Flimsy manifesto tugs at the voters’ heart strings

Gordon Brown says his party’s policies are “rooted in the day to day concerns” of the British people. Election Editor GRAHAM DINES tests this claim

IT was a venue chosen with the utmost of care. Politicians are not allowed to use public buildings for electioneering, but Gordon Brown needed to launch his manifesto against the backdrop of the increased spending on public services in the past 13 years.

Thus the Prime Minister, his Cabinet, Parliamentary candidates, activists and the media all turned up at the Queen Elizabeth Hospital in Birmingham, built through the Private Finance Initiative and which will be provide the very latest medical facilities for our armed forced injured in Afghanistan.

It’s not open yet - but a facility named after the sovereign and treating service personnel shows that Labour’s image makers know how to tug at the heart strings of the electorate.

The irony is that when the hospital opens in June, Labour might not be in power. If the polls are to be believed - even taking into account the fluctuating and varying numbers depending on which opinion survey you believe - David Cameron will the Prime Minister who accompanies Her Majesty to the official opening ceremony.


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As manifesto launches go, it was a reasonably subdued affair, and that’s because there is so little certainty of stopping the Tories. Yes, there were plenty of standing ovations for their leader, but no matter how upbeat Labour is publicly, deep down there is a fear that the end is nigh.

If only Gordon had gone to the country in October 2007, when the opinion polls pointed to yet another landslide for Labour. But no, stubborn as usual, he put off the election and he and Labour have been overtaken by events.

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At the heart of the manifesto is a programme for economic recovery which “renews Britain as a fairer, greener, more accountable and more prosperous country for the future’’.

“The manifesto is written not in the past tense. It is written in the future tense because even in the darkest days of the crisis we never stopped thinking and planning for tomorrow.’’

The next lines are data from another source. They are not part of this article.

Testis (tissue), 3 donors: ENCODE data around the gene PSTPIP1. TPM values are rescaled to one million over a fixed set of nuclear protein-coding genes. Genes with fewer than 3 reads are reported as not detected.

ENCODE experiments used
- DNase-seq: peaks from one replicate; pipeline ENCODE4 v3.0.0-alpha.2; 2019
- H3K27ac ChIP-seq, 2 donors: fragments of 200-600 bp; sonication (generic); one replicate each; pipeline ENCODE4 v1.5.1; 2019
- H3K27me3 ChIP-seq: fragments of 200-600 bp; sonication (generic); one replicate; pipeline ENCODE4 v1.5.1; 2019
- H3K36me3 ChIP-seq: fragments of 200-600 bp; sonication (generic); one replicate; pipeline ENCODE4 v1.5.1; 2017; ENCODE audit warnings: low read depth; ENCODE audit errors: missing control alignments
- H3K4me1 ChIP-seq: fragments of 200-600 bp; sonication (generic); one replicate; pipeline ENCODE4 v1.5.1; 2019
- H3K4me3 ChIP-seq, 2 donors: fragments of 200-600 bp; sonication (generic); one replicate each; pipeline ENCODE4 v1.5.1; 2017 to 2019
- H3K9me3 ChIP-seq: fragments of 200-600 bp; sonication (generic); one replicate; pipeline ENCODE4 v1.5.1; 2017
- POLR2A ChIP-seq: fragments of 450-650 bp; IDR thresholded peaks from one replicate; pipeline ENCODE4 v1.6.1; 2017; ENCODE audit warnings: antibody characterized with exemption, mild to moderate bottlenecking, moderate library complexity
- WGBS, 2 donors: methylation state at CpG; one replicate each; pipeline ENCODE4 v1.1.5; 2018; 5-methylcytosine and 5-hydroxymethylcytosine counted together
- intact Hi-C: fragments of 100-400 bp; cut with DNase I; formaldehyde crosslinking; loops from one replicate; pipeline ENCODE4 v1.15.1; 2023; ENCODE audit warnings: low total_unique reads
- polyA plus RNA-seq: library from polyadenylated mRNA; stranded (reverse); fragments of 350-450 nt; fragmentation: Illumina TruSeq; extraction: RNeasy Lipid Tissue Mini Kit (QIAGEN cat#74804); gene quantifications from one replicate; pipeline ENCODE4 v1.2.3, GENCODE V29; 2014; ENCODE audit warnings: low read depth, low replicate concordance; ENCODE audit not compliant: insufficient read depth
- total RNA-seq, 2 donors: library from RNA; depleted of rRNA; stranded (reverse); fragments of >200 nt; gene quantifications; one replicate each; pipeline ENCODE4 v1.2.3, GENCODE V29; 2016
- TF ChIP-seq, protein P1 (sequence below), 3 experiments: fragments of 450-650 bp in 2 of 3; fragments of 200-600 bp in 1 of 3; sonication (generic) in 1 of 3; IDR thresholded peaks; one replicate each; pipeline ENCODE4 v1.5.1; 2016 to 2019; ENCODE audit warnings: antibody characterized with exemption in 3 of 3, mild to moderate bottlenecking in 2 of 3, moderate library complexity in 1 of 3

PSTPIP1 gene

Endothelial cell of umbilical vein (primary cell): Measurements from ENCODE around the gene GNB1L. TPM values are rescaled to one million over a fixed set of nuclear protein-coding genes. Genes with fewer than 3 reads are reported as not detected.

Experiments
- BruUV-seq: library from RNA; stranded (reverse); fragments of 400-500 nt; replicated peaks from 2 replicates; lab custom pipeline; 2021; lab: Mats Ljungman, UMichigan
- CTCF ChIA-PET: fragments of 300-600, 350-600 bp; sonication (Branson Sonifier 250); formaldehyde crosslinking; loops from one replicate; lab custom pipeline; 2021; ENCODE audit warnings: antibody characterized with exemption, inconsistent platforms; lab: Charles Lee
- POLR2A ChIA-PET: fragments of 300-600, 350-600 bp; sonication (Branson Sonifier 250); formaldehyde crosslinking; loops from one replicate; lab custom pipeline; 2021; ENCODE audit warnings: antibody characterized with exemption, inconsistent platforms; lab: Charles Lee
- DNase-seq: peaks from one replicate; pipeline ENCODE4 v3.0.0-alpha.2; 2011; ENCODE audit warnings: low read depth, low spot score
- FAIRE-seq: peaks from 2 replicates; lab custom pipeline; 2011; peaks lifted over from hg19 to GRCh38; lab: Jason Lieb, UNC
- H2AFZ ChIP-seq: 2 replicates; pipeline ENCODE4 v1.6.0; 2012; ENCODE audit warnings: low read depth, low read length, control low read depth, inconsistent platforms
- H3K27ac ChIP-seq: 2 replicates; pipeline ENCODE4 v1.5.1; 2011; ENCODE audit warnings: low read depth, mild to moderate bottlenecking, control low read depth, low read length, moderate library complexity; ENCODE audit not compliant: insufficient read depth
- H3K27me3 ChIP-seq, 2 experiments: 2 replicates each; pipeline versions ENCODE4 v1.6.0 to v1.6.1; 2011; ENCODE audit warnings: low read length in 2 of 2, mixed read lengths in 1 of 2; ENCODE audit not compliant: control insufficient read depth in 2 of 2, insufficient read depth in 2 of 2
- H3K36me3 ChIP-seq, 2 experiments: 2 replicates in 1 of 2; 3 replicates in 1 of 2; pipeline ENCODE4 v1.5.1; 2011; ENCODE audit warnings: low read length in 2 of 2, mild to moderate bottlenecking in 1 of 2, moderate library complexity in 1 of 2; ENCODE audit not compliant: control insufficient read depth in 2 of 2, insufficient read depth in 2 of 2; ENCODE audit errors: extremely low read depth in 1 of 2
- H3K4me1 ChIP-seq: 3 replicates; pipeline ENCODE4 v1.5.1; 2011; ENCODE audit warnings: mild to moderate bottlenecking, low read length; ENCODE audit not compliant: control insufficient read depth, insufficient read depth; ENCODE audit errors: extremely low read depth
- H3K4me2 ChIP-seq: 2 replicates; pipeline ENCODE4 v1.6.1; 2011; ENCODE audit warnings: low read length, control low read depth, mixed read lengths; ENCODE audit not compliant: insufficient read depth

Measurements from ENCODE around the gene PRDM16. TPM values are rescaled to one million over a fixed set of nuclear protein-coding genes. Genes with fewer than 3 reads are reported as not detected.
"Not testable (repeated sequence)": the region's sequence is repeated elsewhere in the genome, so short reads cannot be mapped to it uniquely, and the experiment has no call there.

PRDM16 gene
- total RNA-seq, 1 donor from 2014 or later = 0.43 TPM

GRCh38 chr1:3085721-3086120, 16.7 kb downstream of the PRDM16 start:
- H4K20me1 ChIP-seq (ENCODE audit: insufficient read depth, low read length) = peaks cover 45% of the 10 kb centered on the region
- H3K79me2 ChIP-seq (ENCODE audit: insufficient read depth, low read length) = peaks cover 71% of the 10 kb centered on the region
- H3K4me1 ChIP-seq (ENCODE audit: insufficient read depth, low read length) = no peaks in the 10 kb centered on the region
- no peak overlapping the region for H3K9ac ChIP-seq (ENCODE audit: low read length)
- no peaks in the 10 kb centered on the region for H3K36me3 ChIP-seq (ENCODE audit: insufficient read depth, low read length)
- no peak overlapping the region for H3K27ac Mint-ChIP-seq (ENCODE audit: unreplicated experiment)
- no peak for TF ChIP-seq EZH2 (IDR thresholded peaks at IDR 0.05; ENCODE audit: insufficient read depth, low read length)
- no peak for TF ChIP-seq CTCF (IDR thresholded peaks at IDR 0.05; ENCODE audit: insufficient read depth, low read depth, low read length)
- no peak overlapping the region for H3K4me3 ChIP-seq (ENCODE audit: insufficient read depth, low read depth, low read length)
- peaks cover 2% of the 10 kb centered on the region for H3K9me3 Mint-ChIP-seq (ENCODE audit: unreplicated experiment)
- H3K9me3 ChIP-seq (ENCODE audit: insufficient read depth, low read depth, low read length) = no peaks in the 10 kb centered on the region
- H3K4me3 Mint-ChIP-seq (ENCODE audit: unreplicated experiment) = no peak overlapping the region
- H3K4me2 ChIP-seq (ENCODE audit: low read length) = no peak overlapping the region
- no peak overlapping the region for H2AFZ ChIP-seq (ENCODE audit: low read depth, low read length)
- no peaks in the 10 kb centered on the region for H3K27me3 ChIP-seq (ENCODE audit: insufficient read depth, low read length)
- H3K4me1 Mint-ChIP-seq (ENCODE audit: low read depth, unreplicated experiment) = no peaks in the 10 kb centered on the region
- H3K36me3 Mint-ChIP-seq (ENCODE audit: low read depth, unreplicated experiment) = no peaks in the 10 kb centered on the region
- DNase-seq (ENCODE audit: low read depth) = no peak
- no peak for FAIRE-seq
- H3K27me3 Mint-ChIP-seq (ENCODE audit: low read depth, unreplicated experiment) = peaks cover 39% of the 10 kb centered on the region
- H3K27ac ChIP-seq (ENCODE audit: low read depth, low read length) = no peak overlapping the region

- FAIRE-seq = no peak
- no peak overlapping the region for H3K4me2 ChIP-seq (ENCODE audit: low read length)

Or perhaps the truth is that it’s written in the future tense because Brown did not wish to remind voters of the raid on pension funds, flogging off gold reserves for a fraction of the value, or the great 10% tax fiasco, probably the single most cack-handed fiscal policy of any Chancellor since the end of World War II

Whatever a person’s political preferences, there can be no denying that Labour has thrown billions at the public services. Schools, universities and hospitals have opened - yet if the spending had been better targeted, there might not have been so many reorganisations of the NHS and the corresponding mushrooming of bureaucrats.

The Prime Minister is wooing voters with a promise that once the recovery has been secured, he will lead Britain to a fairer economy. “As long as we see this through - our plan for the future - you, the British people will be better off.”

So what can we really expect if Labour does win the election?

What we’re promised is Utopia - “a Britain where banks serve the people and not the other way round, where banks pay their fair share to society through an international banking tax.’ Industries in which we “lead the world’’ will receive investment, small businesses will be, apprenticeships and jobs will flourish so that everyone has a chance to get on, the minimum wage will rise with earnings,

There should be “no limit to what the best in the public sector can do” and by 2015, there will be 1,000 academies and federated schools in total. And personal tuition for those primary school pupils falling behind would be available to every parent.

Every hospital will be a foundation trust and those that weren’t “up to the mark’’ would be taken over by a trust that was.

If a police force is letting down a local community, another force could come in to “protect and serve.”

The Prime Minister said: “I believe that we write a new chapter in the story of our nation’s most treasured institutions, where Labour guarantees in law that every patient will get test results within a week if they are at risk of cancer and where every family has access to a GP that is open in the evening and weekends.’’

He went on: “I say to you today, the future will be progressive or Conservative - it will not be both. New Labour is in the fight of our lives - and it is the fight for your future.

“I have faith in Britain, in our people and our businesses. I am confident the future is one of a prosperity that can be both sustained and shared.”

There is little contrition in the manifesto, except in learning “the lessons we take from our experience to date.”.

The primary purpose of a manifesto written by the party in power is to try to convince voters not to listen to the siren voices of the opposition parties.

But this is a document written by a Government which has no money. It’s full of flimsy aspirations but short on anything of real substance except - surprisingly for a Labour manifesto - pledges to fully fund the armed forces, to give the RAF a new generation of fighter plans, to complete Britain’s two new aircraft carriers, and to maintain the independent nuclear deterrent.

The Prime Minister admits in the foreword that there are no big spending commitments but there is a determination for “every penny to be used wisely . . . and to give the maximum protection to frontline public services.”

n You can read the manifesto online at www2.labour.org.uk/manifesto-splash

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